A mutual fund started by another mutual fund as a result of the parent fund's large growth and management's assessment that the parent is limited as to the investments it can make. For example, a very large fund would generally be unable to establish investment positions in small or new corporations. Thus, a new, smaller fund with the same goals as the older, bigger fund is started. Although the parent fund and clone fund have the same investment objectives, they purchase different securities and generally operate under different managements.
Case Study Many finance professionals believe that mutual funds can become so large that investment performance is hindered. Managers of mutual funds that have a huge amount of assets are restricted in the securities that can be added to their portfolios because of the large size of transactions these funds typically undertake. For example, a large fund generally cannot establish a position in the stock of a relatively small firm simply because of the limited number of shares that trade. Even if the fund could acquire a stake in the firm, the amount invested would represent such a tiny proportion of the fund's assets that the fund's investment performance would be little affected. Similarly, a big fund may have difficulty unwinding a large position in a security with limited trading volume. In 1995, the manager of Fidelity's Magellan fund, America's largest equity fund, took at least two months to sell the fund's 11.8-million-share stake in Micron Technology. The manager of a relatively small fund can take investment positions in the stocks of both small and large firms without worry that the fund's transactions will have an effect on the prices of the securities. Mutual funds may also become more difficult to manage as they grow in size. More assets mean bigger trades and a larger number of securities to track. Some fund sponsors stabilize the size of a rapidly growing fund by closing the fund, thus halting the sale of shares to new investors. Closing a fund is sometimes followed by the introduction of a new clone fund that has an investment philosophy virtually identical to the closed fund. Vanguard closed its Windsor fund to new investors in 1985 and at the same time started successor Windsor II, a clone of the closed fund. Likewise, the Putnam Fund for Growth & Income was closed in 1994 when the firm launched the clone Putnam Fund for Growth & Income II.What are clone funds, and are they as good as the real thing?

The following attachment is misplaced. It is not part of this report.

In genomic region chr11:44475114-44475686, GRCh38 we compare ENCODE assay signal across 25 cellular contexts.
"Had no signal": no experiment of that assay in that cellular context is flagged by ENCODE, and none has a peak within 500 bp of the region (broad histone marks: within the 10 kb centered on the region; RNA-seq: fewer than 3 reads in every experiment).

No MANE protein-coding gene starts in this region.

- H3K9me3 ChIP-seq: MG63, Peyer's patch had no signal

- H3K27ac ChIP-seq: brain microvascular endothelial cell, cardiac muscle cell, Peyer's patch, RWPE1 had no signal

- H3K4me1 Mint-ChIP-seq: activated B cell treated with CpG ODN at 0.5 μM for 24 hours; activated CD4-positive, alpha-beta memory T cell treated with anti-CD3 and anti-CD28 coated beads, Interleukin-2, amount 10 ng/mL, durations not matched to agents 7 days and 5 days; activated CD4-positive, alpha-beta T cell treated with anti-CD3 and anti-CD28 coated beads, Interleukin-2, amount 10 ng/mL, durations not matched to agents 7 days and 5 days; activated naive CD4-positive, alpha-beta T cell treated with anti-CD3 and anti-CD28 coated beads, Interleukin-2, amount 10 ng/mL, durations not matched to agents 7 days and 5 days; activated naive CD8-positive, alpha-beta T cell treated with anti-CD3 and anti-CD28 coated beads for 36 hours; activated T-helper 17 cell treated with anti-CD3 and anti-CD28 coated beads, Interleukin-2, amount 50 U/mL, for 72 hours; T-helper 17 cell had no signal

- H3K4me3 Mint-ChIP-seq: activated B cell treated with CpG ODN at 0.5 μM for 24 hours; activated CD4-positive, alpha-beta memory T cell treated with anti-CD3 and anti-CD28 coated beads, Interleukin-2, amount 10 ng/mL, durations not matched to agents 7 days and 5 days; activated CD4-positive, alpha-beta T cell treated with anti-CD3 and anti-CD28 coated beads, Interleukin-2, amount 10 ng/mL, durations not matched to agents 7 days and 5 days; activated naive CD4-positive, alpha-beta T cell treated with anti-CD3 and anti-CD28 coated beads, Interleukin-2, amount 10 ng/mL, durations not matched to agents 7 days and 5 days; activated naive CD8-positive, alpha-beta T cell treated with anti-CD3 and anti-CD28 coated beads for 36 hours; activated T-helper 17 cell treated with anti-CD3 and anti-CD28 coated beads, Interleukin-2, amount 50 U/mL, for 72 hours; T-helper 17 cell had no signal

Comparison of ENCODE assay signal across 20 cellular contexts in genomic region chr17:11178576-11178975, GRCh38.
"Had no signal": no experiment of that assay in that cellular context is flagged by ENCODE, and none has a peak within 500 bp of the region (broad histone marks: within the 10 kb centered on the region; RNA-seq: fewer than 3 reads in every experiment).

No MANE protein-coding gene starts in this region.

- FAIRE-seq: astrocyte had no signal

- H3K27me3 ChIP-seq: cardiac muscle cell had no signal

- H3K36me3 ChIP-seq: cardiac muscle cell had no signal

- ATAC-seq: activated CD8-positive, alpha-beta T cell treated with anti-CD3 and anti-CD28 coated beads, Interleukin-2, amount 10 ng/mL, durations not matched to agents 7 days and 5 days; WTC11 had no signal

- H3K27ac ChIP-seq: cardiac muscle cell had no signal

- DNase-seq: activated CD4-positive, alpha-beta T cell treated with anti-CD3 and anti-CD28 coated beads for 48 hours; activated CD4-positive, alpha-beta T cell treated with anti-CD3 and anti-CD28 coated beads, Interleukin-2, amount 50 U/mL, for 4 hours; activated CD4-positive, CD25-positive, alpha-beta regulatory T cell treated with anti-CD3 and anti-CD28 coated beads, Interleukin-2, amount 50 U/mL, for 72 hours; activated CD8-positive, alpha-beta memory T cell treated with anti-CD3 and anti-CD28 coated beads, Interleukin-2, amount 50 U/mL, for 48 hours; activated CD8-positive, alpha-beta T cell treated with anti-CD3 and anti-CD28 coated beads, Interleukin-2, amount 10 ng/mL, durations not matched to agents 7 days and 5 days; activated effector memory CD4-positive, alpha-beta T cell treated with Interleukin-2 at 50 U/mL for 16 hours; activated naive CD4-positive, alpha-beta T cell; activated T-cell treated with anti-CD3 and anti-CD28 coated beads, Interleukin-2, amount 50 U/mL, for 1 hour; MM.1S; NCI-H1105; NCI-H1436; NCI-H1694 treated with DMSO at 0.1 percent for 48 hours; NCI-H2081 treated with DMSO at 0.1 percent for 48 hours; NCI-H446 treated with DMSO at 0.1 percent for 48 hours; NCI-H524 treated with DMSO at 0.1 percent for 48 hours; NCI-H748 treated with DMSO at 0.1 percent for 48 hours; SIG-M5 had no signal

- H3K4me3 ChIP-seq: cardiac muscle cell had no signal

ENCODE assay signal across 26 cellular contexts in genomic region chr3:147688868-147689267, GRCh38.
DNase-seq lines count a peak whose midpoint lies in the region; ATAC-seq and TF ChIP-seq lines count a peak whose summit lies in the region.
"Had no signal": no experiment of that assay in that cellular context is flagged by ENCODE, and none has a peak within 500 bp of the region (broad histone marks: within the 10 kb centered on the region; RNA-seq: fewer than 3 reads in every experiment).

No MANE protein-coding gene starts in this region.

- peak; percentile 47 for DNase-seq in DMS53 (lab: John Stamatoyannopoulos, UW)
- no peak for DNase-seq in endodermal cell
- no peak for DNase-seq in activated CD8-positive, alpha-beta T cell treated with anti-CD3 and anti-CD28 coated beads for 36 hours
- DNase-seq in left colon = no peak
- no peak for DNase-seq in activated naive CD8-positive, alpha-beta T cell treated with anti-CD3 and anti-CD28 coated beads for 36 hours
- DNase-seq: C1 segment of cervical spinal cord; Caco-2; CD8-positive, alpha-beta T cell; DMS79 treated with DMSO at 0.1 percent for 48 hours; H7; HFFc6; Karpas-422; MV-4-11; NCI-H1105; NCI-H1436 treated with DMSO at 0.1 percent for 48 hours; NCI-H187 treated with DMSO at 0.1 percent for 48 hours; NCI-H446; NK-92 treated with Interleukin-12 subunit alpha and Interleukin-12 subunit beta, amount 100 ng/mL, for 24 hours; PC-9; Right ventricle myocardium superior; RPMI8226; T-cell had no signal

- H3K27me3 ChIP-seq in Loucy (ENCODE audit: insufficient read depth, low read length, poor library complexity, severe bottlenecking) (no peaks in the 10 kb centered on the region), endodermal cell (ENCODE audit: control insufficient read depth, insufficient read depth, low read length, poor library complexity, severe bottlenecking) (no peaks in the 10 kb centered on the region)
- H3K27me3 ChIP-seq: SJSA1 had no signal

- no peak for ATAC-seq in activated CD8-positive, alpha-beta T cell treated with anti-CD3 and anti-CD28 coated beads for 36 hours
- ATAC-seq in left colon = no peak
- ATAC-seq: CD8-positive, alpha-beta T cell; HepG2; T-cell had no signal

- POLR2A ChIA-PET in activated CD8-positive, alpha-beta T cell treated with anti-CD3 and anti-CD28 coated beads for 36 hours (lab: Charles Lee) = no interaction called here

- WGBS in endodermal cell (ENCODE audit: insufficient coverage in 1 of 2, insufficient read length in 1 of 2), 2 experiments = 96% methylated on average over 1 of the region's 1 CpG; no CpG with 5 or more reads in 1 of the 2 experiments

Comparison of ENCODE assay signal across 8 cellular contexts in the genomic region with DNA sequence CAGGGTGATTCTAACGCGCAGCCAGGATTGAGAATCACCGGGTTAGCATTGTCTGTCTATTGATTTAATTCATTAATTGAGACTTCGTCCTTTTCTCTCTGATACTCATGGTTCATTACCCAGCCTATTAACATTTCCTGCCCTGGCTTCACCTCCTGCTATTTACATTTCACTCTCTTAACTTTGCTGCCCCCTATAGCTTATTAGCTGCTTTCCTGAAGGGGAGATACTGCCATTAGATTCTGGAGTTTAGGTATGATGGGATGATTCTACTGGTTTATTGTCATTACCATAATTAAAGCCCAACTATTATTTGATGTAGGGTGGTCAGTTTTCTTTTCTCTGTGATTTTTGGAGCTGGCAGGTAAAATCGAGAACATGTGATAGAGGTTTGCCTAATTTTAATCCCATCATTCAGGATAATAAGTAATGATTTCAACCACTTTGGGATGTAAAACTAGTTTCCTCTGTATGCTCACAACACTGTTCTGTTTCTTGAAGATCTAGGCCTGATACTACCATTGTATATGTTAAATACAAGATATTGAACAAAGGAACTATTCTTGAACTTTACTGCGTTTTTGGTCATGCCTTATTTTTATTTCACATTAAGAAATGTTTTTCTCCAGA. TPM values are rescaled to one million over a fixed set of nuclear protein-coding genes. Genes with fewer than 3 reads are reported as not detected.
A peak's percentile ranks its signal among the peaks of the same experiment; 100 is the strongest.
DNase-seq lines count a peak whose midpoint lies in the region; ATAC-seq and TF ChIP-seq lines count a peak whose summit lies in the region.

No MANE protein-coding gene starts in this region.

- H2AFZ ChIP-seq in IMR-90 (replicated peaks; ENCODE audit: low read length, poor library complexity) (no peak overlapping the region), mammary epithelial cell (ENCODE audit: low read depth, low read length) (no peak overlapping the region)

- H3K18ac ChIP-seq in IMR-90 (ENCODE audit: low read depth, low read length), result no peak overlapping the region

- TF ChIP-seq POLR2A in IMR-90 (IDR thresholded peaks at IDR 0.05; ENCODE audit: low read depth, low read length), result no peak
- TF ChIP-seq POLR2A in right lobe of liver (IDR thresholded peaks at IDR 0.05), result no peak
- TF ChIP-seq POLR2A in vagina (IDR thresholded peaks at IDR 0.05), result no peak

Rocky versus Rocky II. Clone mutual funds are replicas of existing funds. They are set up for several reasons. The managers of a fund may conclude that if it becomes any bigger it will be too unwieldy (this was true of the Windsor Fund). Or the group may want to introduce a new pricing structure. (Most Massachusetts Financial Services funds now have A, B, and C shares: the first with a front-end charge, the second and third with redemption charges, depending on when they are sold, and higher annual fees but no up-front charge.) Or a new fund may have similar but slightly different objectives. Finally, when a group successfully pioneers a new type of fund, imitators inevitably follow. (Benham Target Maturities broke new ground for investors planning for retirement with a series of zero-coupon bond funds; the following year the Scudder group followed suit.) There is no reason in principle why the clone should perform worse or better than the original. Throughout the years, the Pioneer Fund often beat Pioneer II (renamed Pioneer Value Fund in 2001), but then Pioneer II often beat the Pioneer Fund! The investor should keep in mind, however, that the two funds are different. They may have different portfolio managers, perhaps some difference in investment outlook, and perhaps different fees. The simple rules then, when looking at a new clone fund, are first, take into account what the original has done—clearly that is a crucial piece of evidence. And second, research the differences.Reg Green, Editor, Mutual Fund News Service, Bodega Bay, CA